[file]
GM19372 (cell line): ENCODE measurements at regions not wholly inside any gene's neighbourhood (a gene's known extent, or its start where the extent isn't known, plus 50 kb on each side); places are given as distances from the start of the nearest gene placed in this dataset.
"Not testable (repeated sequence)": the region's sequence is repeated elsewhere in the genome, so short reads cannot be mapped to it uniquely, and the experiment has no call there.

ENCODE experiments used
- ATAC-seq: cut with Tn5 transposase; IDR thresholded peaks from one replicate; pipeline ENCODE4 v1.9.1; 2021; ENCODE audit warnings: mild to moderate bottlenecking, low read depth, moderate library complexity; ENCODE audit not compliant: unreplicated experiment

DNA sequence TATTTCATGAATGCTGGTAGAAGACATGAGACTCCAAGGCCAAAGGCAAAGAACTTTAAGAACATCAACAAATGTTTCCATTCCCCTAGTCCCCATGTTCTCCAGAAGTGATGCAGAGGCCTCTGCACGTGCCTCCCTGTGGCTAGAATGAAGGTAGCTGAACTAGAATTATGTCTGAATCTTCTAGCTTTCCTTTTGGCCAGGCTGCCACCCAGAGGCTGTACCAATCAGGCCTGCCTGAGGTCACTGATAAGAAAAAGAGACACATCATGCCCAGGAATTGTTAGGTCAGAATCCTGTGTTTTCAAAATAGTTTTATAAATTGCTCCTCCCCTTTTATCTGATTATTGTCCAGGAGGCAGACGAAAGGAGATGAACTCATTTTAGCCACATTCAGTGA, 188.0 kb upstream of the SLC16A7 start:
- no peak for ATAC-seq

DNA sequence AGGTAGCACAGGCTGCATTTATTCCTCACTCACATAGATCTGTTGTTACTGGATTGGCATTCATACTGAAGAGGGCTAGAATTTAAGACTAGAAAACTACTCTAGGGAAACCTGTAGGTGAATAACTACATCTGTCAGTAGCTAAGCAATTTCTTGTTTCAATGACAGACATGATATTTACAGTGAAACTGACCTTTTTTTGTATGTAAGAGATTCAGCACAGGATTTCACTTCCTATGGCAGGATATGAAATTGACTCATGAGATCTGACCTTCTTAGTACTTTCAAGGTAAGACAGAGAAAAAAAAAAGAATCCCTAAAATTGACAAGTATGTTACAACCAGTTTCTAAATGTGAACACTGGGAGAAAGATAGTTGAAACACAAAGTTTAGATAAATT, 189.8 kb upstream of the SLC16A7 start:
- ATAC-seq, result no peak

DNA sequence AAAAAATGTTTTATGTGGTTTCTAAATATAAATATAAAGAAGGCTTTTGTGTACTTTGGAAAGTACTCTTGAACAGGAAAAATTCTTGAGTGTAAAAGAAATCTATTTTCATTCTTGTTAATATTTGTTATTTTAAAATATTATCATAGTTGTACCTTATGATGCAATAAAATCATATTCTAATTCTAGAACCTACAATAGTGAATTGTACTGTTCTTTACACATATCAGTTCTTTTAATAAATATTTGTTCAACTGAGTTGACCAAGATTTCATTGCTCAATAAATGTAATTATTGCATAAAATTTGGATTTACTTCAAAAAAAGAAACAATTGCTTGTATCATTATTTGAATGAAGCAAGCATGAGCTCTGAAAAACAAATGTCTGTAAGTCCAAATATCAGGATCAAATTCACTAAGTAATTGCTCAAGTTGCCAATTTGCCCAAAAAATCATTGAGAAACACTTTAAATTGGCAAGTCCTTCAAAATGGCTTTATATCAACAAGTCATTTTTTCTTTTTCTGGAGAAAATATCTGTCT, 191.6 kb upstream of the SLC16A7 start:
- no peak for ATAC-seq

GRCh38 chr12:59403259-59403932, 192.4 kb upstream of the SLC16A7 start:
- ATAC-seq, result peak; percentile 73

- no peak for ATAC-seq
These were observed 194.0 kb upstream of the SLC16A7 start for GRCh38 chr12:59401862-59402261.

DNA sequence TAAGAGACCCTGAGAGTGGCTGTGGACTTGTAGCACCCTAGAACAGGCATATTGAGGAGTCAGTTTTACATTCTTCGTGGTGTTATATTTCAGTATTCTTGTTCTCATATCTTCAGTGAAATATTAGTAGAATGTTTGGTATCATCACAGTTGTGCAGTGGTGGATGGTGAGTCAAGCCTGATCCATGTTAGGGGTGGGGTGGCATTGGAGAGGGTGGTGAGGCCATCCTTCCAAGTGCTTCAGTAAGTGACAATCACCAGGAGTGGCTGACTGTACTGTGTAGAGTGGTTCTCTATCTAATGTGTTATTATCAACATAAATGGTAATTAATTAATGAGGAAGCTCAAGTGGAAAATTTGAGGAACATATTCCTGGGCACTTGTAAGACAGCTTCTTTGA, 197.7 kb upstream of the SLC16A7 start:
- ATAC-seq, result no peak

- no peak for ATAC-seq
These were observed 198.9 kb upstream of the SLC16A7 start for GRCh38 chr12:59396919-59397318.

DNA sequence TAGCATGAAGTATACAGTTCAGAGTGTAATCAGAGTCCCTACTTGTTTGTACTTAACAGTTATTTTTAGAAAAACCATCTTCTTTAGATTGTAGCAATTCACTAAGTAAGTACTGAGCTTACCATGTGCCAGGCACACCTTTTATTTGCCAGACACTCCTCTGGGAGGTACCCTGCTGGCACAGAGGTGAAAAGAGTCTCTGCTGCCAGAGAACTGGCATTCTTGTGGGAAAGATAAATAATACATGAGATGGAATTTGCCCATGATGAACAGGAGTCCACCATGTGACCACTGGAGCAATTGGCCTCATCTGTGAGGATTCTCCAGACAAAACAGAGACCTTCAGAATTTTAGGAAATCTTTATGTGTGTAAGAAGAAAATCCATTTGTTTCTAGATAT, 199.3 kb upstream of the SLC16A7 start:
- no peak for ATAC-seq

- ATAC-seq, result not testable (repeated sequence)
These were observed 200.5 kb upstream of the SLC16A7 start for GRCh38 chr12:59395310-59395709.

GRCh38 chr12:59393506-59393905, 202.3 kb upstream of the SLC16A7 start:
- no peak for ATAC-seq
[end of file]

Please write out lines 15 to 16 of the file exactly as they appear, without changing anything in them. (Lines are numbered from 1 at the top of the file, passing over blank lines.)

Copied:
DNA sequence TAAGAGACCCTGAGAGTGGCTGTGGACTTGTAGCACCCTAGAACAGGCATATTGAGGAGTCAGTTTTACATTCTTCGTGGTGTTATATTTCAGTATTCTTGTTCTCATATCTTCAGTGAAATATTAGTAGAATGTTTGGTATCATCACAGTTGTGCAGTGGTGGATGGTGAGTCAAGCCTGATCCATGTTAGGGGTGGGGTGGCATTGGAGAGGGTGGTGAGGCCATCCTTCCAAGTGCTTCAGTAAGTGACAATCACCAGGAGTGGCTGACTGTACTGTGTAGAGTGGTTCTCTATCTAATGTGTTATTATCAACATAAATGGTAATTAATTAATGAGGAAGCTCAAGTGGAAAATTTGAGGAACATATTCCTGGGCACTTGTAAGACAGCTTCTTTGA, 197.7 kb upstream of the SLC16A7 start:
- ATAC-seq, result no peak